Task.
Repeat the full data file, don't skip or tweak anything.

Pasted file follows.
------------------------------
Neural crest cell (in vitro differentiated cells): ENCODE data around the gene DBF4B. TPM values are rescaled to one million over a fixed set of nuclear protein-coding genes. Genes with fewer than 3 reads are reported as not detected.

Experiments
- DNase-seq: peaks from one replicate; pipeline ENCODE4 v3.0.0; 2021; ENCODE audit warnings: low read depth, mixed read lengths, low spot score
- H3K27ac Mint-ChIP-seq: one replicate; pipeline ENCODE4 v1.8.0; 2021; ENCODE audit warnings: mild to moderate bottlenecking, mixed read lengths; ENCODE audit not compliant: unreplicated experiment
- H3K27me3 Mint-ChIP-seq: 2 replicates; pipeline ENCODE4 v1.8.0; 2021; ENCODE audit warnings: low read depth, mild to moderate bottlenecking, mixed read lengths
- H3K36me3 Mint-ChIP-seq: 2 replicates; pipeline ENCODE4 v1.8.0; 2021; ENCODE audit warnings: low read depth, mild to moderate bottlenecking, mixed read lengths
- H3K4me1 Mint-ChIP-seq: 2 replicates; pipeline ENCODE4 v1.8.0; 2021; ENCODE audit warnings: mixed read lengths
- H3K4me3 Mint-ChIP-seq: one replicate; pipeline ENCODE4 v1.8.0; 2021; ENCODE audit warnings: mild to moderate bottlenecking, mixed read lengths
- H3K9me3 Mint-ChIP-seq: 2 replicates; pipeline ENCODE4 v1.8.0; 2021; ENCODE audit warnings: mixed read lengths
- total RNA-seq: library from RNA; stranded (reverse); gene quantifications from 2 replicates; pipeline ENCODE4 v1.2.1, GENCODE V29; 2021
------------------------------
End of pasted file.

Neural crest cell (in vitro differentiated cells): ENCODE data around the gene DBF4B. TPM values are rescaled to one million over a fixed set of nuclear protein-coding genes. Genes with fewer than 3 reads are reported as not detected.

Experiments
- DNase-seq: peaks from one replicate; pipeline ENCODE4 v3.0.0; 2021; ENCODE audit warnings: low read depth, mixed read lengths, low spot score
- H3K27ac Mint-ChIP-seq: one replicate; pipeline ENCODE4 v1.8.0; 2021; ENCODE audit warnings: mild to moderate bottlenecking, mixed read lengths; ENCODE audit not compliant: unreplicated experiment
- H3K27me3 Mint-ChIP-seq: 2 replicates; pipeline ENCODE4 v1.8.0; 2021; ENCODE audit warnings: low read depth, mild to moderate bottlenecking, mixed read lengths
- H3K36me3 Mint-ChIP-seq: 2 replicates; pipeline ENCODE4 v1.8.0; 2021; ENCODE audit warnings: low read depth, mild to moderate bottlenecking, mixed read lengths
- H3K4me1 Mint-ChIP-seq: 2 replicates; pipeline ENCODE4 v1.8.0; 2021; ENCODE audit warnings: mixed read lengths
- H3K4me3 Mint-ChIP-seq: one replicate; pipeline ENCODE4 v1.8.0; 2021; ENCODE audit warnings: mild to moderate bottlenecking, mixed read lengths
- H3K9me3 Mint-ChIP-seq: 2 replicates; pipeline ENCODE4 v1.8.0; 2021; ENCODE audit warnings: mixed read lengths
- total RNA-seq: library from RNA; stranded (reverse); gene quantifications from 2 replicates; pipeline ENCODE4 v1.2.1, GENCODE V29; 2021